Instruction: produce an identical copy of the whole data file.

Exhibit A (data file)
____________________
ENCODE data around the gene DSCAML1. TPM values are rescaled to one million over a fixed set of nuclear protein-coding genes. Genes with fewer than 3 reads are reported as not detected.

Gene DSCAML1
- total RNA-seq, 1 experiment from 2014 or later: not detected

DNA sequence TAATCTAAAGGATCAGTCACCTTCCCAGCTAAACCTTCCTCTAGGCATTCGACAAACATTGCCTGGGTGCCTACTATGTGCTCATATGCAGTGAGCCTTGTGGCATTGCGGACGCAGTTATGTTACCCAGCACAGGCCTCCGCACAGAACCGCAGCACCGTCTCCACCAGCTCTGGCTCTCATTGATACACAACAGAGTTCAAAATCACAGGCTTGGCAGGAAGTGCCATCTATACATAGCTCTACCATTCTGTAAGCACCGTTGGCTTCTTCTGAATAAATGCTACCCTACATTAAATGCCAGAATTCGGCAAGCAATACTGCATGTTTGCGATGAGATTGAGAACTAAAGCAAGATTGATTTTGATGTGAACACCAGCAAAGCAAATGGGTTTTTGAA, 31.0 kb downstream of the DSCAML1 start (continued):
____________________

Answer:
ENCODE data around the gene DSCAML1. TPM values are rescaled to one million over a fixed set of nuclear protein-coding genes. Genes with fewer than 3 reads are reported as not detected.

Gene DSCAML1
- total RNA-seq, 1 experiment from 2014 or later: not detected

DNA sequence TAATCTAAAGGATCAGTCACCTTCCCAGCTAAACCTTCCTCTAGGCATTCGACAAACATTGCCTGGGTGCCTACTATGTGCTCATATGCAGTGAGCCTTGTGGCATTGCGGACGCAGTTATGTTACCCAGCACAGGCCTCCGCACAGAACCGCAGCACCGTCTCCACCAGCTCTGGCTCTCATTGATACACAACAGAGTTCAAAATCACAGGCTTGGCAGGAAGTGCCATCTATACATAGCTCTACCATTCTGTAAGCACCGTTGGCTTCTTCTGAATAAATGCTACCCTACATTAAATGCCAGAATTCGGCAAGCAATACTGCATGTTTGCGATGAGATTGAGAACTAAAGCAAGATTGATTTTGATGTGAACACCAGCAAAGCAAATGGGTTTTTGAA, 31.0 kb downstream of the DSCAML1 start (continued):